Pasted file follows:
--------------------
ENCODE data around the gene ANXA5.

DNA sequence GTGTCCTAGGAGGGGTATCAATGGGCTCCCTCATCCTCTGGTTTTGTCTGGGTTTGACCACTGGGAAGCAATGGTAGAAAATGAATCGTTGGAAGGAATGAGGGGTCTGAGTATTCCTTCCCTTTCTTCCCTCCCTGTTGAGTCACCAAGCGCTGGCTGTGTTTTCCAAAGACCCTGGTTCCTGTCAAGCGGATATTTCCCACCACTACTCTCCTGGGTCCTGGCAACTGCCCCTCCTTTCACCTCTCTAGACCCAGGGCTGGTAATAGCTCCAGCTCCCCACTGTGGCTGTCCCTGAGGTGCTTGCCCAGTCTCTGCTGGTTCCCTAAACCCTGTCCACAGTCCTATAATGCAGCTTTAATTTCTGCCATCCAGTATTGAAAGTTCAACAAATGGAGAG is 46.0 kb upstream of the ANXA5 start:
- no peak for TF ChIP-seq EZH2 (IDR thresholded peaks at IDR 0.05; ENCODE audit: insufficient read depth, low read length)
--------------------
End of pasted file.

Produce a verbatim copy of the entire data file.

ENCODE data around the gene ANXA5.

DNA sequence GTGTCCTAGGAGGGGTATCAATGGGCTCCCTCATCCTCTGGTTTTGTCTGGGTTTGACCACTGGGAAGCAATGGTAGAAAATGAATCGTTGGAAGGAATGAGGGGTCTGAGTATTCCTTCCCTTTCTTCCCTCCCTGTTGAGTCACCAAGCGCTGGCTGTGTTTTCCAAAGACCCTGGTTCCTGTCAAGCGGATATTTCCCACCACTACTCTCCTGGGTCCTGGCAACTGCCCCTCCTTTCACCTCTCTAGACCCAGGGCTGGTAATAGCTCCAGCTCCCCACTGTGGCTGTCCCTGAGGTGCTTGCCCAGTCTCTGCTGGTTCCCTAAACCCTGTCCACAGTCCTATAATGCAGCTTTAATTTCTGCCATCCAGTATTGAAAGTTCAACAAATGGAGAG is 46.0 kb upstream of the ANXA5 start:
- no peak for TF ChIP-seq EZH2 (IDR thresholded peaks at IDR 0.05; ENCODE audit: insufficient read depth, low read length)